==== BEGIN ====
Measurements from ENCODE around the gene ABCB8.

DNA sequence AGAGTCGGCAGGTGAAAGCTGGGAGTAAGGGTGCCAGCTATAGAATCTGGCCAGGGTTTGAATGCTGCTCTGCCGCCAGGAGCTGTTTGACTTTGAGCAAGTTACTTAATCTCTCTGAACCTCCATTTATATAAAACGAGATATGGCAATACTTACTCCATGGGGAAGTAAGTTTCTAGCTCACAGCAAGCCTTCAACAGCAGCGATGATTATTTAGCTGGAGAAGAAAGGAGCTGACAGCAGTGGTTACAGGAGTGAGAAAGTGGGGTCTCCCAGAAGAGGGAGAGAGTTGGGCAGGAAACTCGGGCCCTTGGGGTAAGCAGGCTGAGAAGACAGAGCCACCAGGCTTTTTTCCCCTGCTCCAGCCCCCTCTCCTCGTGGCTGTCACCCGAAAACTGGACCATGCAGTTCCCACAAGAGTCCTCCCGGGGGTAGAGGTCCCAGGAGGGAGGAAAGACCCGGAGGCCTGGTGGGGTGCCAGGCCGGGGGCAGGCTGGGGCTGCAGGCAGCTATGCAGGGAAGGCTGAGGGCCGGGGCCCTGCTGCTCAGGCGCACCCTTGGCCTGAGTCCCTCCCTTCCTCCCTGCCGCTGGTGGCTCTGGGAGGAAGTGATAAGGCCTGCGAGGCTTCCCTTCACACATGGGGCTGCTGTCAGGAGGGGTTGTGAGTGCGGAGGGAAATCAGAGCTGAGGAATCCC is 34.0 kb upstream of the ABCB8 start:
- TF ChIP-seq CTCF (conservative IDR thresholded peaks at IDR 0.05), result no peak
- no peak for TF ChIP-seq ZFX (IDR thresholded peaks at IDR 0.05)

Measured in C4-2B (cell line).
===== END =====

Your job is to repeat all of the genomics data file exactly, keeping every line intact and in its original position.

Measurements from ENCODE around the gene ABCB8.

DNA sequence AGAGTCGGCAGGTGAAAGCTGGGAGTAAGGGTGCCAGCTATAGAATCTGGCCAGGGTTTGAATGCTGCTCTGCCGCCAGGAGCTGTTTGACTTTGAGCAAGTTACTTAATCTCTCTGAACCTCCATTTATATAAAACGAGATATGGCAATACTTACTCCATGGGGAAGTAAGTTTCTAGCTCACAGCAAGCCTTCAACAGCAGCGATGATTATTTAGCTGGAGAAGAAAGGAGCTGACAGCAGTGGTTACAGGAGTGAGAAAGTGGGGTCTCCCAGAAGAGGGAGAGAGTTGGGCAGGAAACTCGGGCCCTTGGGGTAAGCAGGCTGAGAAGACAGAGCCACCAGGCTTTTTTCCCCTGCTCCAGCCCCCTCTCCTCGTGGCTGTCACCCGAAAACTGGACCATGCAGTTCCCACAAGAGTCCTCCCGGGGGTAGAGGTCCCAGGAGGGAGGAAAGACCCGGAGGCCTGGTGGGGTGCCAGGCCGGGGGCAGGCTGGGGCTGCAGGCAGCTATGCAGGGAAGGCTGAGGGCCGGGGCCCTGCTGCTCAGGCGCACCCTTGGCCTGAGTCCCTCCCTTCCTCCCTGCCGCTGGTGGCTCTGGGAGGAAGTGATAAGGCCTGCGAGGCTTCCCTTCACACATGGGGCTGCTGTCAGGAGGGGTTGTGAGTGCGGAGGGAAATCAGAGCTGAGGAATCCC is 34.0 kb upstream of the ABCB8 start:
- TF ChIP-seq CTCF (conservative IDR thresholded peaks at IDR 0.05), result no peak
- no peak for TF ChIP-seq ZFX (IDR thresholded peaks at IDR 0.05)

Measured in C4-2B (cell line).